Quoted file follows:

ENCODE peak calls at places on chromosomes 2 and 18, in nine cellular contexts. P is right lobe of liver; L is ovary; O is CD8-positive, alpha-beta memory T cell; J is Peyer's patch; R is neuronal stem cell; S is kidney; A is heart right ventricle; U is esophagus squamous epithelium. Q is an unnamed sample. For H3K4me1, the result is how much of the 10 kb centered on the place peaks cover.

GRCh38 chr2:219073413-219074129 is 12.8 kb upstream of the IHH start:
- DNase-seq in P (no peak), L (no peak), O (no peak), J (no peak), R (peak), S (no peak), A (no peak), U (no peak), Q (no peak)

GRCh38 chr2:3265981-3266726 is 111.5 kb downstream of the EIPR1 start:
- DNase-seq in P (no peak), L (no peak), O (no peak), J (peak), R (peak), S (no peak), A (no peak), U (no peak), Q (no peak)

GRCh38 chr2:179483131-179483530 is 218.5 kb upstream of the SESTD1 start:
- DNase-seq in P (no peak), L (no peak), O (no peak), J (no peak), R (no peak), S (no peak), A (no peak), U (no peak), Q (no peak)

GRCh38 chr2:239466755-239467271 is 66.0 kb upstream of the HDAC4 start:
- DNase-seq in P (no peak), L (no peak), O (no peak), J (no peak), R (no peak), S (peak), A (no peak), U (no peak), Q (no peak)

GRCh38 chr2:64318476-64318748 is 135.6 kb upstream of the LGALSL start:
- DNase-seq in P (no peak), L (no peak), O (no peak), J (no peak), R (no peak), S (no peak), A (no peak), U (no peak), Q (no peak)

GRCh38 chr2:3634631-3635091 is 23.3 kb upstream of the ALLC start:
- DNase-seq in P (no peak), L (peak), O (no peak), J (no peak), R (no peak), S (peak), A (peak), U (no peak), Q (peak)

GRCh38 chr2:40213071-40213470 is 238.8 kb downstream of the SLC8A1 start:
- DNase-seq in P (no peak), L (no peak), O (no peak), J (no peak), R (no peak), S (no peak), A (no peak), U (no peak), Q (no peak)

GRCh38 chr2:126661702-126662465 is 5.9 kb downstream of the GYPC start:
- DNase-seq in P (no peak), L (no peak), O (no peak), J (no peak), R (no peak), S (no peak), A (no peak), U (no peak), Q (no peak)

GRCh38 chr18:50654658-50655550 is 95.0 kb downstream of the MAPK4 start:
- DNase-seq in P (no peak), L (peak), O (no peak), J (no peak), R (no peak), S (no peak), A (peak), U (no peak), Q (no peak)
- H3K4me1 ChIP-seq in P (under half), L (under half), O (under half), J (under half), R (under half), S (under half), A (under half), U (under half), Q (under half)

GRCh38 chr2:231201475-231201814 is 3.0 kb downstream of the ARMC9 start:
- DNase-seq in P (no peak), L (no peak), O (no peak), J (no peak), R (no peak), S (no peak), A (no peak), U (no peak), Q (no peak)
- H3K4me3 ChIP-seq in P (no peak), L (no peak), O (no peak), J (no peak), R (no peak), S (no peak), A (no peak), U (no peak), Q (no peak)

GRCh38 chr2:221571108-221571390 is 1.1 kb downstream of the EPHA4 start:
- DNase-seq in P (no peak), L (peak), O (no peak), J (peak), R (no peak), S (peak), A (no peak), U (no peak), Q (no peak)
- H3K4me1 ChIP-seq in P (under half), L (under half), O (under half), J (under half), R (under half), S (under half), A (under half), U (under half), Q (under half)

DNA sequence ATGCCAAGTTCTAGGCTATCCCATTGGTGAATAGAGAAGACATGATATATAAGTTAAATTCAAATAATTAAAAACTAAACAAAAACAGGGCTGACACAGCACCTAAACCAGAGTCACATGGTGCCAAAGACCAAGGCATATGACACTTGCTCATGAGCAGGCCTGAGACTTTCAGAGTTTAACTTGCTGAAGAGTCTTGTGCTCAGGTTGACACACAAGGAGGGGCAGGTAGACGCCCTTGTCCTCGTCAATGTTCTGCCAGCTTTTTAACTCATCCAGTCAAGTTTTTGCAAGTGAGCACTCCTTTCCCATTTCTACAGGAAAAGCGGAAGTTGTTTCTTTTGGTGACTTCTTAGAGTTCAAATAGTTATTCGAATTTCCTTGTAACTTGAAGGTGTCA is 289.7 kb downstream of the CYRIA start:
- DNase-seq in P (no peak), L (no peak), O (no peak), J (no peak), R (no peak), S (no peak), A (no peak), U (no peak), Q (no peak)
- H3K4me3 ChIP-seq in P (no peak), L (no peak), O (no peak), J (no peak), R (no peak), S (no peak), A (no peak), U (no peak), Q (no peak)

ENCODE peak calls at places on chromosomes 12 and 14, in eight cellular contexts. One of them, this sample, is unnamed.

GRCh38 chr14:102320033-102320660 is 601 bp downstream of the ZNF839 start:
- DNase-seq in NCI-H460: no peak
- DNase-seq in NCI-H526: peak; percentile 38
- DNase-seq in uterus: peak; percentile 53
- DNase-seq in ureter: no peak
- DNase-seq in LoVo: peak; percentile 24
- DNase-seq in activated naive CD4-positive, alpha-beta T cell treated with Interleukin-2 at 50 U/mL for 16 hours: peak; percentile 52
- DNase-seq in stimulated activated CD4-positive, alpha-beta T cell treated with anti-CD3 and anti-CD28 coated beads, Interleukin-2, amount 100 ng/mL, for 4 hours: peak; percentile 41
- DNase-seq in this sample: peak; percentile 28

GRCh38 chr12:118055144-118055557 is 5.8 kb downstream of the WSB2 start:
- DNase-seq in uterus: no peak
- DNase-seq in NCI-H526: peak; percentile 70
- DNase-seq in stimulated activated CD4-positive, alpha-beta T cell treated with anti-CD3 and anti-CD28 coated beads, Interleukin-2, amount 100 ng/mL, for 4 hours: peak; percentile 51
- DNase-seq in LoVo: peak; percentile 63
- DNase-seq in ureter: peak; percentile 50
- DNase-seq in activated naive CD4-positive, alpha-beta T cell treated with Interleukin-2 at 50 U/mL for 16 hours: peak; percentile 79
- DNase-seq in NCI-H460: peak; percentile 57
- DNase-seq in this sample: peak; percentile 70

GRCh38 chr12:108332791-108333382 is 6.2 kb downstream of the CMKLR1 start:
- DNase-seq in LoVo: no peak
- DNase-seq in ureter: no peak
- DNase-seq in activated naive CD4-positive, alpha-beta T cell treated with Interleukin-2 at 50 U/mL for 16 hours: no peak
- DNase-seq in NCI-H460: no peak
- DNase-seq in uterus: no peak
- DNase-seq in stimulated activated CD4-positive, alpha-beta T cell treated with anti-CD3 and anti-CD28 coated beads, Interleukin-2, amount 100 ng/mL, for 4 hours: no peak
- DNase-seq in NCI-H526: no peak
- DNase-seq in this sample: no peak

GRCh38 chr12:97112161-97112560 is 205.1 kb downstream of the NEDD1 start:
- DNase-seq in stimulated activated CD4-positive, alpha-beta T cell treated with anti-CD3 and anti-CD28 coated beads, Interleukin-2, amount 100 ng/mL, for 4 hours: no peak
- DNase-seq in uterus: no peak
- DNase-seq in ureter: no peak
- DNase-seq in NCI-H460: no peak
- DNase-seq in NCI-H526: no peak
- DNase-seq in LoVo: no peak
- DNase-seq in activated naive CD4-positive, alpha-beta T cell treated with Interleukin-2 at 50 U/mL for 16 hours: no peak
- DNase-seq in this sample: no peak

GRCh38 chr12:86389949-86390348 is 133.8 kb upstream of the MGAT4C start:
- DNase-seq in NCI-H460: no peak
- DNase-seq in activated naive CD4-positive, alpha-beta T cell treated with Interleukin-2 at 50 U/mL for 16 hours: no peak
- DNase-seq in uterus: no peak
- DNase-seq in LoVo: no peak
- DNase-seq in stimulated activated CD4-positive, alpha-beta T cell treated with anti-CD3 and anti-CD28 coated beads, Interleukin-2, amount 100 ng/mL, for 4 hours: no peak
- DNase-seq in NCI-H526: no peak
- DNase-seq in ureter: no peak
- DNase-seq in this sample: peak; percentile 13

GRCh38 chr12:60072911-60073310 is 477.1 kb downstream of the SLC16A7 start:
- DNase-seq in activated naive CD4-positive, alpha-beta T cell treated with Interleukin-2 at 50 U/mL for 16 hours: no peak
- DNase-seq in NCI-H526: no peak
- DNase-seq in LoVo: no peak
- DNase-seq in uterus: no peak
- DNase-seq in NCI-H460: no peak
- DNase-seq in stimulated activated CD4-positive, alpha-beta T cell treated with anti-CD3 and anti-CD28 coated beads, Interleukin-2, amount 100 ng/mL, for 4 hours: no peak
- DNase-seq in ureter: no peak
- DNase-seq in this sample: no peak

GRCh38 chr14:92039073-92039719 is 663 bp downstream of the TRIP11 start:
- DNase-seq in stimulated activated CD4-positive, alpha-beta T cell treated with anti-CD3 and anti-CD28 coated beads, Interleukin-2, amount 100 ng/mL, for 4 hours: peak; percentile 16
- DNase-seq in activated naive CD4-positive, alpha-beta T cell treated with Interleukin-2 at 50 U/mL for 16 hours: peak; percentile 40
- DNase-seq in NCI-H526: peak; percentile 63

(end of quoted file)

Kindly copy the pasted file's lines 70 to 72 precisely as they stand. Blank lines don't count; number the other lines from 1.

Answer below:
- DNase-seq in uterus: no peak
- DNase-seq in LoVo: no peak
- DNase-seq in stimulated activated CD4-positive, alpha-beta T cell treated with anti-CD3 and anti-CD28 coated beads, Interleukin-2, amount 100 ng/mL, for 4 hours: no peak